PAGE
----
"Every day prime farmland is threatened by development, such as the proposed mega development in Midhurst," adds Schreiner. "A country that can't feed itself is as insecure as a country that can't defend itself. I will continue to fight for policies that support profitable family farms and protect prime farmland."

The Food & Water First campaign is a citizen led effort inspired by the anti-mega-quarry campaign in Melancthon Township. The goal is to change provincial law so that Class 1 farmland -- the most fertile land -- and source water regions are protected in Ontario.

Schreiner is the first and only political party leader in Ontario to sign the Food and Water First pledge.

By Samantha Bird, Sep. 22,2015
Posted on WireService.ca 

Who will make the pledge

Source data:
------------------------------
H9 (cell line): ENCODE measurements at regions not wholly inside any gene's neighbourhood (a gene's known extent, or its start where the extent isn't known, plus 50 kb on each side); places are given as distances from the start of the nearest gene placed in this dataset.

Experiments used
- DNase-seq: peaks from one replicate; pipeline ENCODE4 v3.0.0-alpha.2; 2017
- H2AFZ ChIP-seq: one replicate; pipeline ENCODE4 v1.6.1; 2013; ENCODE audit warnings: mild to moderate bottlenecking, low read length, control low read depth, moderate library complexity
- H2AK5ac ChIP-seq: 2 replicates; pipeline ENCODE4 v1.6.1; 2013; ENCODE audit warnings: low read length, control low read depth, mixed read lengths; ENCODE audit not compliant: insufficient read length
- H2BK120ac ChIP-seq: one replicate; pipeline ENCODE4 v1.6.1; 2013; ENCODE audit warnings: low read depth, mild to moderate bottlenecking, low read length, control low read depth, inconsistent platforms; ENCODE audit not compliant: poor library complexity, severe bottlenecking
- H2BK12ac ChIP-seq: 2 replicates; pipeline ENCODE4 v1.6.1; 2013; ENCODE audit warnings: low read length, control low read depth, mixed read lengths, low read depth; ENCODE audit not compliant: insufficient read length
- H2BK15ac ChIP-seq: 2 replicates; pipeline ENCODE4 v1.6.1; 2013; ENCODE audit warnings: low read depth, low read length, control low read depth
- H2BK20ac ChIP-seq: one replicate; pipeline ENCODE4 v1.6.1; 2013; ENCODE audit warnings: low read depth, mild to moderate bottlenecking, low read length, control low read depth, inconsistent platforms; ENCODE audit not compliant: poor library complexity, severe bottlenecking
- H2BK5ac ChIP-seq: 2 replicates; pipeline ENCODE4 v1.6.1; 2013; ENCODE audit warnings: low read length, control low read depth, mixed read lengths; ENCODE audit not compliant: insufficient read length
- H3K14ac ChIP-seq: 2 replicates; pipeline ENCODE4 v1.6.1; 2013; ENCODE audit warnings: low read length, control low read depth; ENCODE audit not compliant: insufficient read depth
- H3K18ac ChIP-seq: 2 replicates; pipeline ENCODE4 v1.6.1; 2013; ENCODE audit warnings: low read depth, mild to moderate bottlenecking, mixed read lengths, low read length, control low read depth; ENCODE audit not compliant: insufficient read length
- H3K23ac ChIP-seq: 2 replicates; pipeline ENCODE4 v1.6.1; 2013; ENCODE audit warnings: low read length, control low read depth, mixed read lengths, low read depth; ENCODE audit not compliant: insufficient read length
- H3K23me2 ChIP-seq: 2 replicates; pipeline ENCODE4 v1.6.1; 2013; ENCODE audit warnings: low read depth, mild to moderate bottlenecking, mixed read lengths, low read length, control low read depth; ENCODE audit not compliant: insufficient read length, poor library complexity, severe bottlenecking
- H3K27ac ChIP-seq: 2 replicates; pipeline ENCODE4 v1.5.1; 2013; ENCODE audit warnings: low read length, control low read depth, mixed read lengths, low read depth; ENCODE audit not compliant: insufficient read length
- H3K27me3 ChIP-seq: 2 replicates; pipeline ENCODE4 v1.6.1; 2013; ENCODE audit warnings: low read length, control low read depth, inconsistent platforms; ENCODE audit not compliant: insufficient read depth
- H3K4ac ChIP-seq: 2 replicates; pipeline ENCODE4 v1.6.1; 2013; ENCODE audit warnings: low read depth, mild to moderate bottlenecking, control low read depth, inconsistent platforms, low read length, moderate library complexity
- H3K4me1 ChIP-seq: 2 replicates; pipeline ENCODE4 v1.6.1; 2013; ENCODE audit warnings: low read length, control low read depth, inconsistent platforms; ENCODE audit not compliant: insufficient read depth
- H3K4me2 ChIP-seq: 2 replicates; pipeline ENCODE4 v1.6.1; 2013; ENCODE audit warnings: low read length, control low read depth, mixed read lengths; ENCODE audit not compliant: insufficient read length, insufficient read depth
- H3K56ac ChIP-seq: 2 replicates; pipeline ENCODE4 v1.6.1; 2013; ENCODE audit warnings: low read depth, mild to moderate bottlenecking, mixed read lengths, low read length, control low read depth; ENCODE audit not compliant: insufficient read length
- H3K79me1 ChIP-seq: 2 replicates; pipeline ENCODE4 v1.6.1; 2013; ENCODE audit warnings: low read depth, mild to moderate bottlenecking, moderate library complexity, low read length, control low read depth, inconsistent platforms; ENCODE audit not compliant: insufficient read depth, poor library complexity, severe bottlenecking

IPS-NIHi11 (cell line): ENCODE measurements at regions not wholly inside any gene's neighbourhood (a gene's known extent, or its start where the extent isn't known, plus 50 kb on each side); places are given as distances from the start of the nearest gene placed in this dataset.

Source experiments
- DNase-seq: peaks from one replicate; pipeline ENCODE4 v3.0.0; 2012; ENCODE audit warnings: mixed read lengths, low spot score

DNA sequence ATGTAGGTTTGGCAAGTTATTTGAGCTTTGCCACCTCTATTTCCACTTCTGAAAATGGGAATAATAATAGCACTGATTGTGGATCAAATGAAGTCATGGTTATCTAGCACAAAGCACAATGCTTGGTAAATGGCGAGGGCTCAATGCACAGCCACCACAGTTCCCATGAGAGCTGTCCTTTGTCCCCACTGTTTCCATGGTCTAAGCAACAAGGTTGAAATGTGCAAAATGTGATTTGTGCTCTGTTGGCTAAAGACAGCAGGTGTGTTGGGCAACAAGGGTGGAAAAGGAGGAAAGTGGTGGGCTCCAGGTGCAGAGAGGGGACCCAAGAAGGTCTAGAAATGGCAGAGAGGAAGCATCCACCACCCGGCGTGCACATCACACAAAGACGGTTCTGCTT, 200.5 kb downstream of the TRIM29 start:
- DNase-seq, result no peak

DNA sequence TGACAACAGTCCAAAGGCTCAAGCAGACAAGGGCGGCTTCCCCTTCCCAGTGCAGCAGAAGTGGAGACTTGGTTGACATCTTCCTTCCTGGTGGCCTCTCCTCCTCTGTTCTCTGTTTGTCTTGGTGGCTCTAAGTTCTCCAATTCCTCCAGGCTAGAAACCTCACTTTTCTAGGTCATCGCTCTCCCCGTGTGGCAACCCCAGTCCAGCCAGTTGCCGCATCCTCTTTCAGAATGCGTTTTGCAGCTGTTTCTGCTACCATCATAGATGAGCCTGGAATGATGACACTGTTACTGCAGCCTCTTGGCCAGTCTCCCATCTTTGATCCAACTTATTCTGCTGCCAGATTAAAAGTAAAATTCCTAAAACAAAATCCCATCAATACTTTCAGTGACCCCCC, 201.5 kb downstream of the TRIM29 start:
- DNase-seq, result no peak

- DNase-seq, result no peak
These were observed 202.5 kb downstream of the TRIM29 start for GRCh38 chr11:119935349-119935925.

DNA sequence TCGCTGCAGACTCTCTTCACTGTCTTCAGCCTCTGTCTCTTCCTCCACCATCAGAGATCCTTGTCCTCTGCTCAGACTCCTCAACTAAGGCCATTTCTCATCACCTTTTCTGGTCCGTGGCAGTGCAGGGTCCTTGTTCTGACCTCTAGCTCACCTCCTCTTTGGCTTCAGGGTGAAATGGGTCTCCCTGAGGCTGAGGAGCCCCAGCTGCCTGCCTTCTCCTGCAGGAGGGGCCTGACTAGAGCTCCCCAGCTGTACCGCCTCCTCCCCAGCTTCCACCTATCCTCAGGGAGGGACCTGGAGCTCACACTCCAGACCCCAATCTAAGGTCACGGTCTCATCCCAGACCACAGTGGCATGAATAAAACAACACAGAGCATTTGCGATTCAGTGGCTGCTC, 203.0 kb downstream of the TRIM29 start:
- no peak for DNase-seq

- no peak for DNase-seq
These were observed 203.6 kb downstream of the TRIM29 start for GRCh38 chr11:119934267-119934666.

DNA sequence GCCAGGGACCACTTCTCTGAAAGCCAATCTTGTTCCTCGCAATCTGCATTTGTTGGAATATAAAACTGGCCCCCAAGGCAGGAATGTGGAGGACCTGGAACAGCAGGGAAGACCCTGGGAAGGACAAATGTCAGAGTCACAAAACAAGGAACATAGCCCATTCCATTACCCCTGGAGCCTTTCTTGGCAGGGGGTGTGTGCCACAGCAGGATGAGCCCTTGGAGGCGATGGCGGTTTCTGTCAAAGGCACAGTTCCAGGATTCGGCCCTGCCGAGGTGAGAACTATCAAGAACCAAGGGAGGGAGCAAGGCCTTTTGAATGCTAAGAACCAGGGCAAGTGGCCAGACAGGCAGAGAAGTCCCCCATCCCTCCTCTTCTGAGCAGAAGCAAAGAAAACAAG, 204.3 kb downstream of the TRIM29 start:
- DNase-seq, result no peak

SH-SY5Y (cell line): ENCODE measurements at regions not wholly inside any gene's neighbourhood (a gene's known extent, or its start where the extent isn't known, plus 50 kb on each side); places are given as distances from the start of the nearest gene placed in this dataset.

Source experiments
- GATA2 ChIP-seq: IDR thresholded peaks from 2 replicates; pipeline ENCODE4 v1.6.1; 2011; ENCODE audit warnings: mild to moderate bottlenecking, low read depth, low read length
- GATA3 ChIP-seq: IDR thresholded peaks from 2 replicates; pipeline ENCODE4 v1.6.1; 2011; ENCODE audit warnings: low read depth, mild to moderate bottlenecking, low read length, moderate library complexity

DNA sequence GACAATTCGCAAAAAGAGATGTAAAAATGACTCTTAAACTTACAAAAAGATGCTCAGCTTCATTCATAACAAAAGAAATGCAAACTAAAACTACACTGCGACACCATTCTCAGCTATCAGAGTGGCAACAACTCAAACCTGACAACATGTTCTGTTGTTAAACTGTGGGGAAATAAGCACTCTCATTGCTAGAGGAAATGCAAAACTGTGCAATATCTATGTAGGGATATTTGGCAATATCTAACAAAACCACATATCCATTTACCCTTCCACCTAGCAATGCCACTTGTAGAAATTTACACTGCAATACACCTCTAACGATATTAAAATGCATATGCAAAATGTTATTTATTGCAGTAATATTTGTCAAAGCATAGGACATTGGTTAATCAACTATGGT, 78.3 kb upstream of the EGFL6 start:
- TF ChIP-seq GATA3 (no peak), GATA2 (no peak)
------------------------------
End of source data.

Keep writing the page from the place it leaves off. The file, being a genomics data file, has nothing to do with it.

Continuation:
Candidates in the Simcoe North provincial byelection all tend to agree on the importance of protecting prime farmland and water sources but few will go as far as to sign the Food and Water First pledge.

Ontario Green Party Leader Mike Schreiner was in Tiny Township recently to show his support for provincial Simcoe North candidate Valerie Powell and Federal candidate Peter Stubbins. While there Schreiner and Powell solidified their support for Food and Water First campaign which calls on political leaders to do everything in their power to protect Class 1 farmland and source water regions in Ontario from further development.

They also called on Patrick Brown Progressive Conservative candidate for Simcoe North and leader of the opposition to sign the pledge. "We are challenging the leader of the opposition to take a stand on protecting food and water." Schreiner said at the time adding if Brown would not sign the pledge the constituents of Simcoe North could choose to vote for someone who had.